Statement from House Democratic Caucus Leader Bobby Moak (D-Bogue Chitto):
“The blame falls squarely on the shoulders of Governor Phil Bryant. The Mississippi Senate sent to the House its Medicaid reauthorization bill that would have allowed a vote on Medicaid expansion. In an unprecedented move, the Speaker of the House sent the Senate bill to the Rules Committee, bypassing his handpicked Medicaid Committee, where it was killed. Democrats made at least 35 attempts to have the bill considered by the Republican leadership by introducing resolutions to revive the legislation. Republicans killed the resolutions with no other responses to Democratic offers to compromise.”
Democrats offered to agree to a reauthorization of the program with expansion only if certain triggers were activated and the offer was not deemed worthy of a response from the House leadership. Democrats also offered to House Republican leadership a plan to reauthorize Medicaid for a short period so that the Governor could obtain the information he says he is lacking and to then vote on expansion, but this offer too was met with no response.
During this time the Democratic leadership also appealed for compromise to the Governor. No response was ever forthcoming from the Governor other than press releases and statements to the press indicating that he was opposed to alternative healthcare for working families.
At least 24 organizations including the following groups joined together to support the position and votes Democrats took during the session in attempting to offer alternative healthcare in opposition to the stand of the Governor and Republican House Leadership.
AARP American Cancer Society Action Network – MS Chapter American Lung Association – MS Chapter American Heart Association – MS Chapter Catholic Charities CLA Healthcare Consultants, Inc. Forest General Hospital Just Advocacy of Mississippi Leukemia Lymphoma Society – MS Chapter Mississippi Center for Justice MS Economic Policy Center MS Health Advocacy Program MS Hospital Association MS Human Services Coalition MS Religious Leadership Conference MS State Conference of the NAACP National Alliance of Mental Illness – MS National Association of Social Workers – MS Chapter Partnership for a Healthy Mississippi Public Policy Center of Mississippi Southern Echo Southern Poverty Law Center Southern Regional Office of the Children’s Defense Fund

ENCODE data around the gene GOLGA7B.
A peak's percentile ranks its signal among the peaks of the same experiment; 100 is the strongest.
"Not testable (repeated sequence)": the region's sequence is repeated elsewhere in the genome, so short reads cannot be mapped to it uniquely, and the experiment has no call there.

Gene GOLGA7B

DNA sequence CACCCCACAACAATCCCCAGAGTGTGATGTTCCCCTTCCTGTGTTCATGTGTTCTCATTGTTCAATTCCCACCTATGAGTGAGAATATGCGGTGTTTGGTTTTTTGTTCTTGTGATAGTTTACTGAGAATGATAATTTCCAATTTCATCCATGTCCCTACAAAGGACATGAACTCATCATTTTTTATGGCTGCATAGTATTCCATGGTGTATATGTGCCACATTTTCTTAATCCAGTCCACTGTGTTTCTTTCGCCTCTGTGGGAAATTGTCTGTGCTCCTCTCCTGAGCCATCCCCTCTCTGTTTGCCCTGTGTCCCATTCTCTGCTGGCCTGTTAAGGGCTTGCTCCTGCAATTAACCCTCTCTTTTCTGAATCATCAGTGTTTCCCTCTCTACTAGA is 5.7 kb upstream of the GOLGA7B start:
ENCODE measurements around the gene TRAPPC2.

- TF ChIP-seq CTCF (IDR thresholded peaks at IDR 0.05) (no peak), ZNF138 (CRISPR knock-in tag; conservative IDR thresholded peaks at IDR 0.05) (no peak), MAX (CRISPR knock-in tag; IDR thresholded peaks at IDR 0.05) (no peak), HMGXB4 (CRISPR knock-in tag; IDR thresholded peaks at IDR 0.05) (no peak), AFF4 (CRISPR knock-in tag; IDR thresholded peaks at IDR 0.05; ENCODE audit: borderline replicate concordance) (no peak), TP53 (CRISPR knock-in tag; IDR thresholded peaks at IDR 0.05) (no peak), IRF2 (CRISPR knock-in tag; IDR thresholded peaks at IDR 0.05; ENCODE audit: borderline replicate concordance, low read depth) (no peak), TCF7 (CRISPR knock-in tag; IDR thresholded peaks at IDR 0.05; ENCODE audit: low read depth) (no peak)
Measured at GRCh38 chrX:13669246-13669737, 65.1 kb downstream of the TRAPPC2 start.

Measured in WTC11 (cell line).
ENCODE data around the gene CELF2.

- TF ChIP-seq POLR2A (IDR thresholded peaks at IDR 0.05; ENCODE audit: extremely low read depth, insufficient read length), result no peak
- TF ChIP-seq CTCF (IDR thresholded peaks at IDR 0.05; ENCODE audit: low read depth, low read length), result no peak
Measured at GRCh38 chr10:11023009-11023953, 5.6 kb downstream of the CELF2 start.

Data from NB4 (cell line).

No groups or organizations have come forward supporting the governor's position. Only our Governor and Republican legislative leadership have stood as opposition, stating there are not enough votes to pass the expansion measure. These statements stretch credulity, however, as if there are insufficient votes to pass expansion why not allow a debate and an up or down vote. Democrats have publicly challenged the Republican leadership and the silence has been deafening.
Democrats will continue to work toward expansion of healthcare for everyone by pushing for a vote on the issue. Democrats stand firm in the position that Mississippi needs the $10-$15 billion dollar infusion into the program and the 9000 jobs that will be created. Democrats wanted to have that vote during the regular session, but now Republicans have forced a special session costing $30 thousand dollars per day, putting 700 thousand Medicaid recipients at risk and jeopardizing the healthcare of 300 thousand more Mississippians. Additionally, if no action is taken you will likely begin to see mass layoffs at Mississippi hospitals, or hospital closures.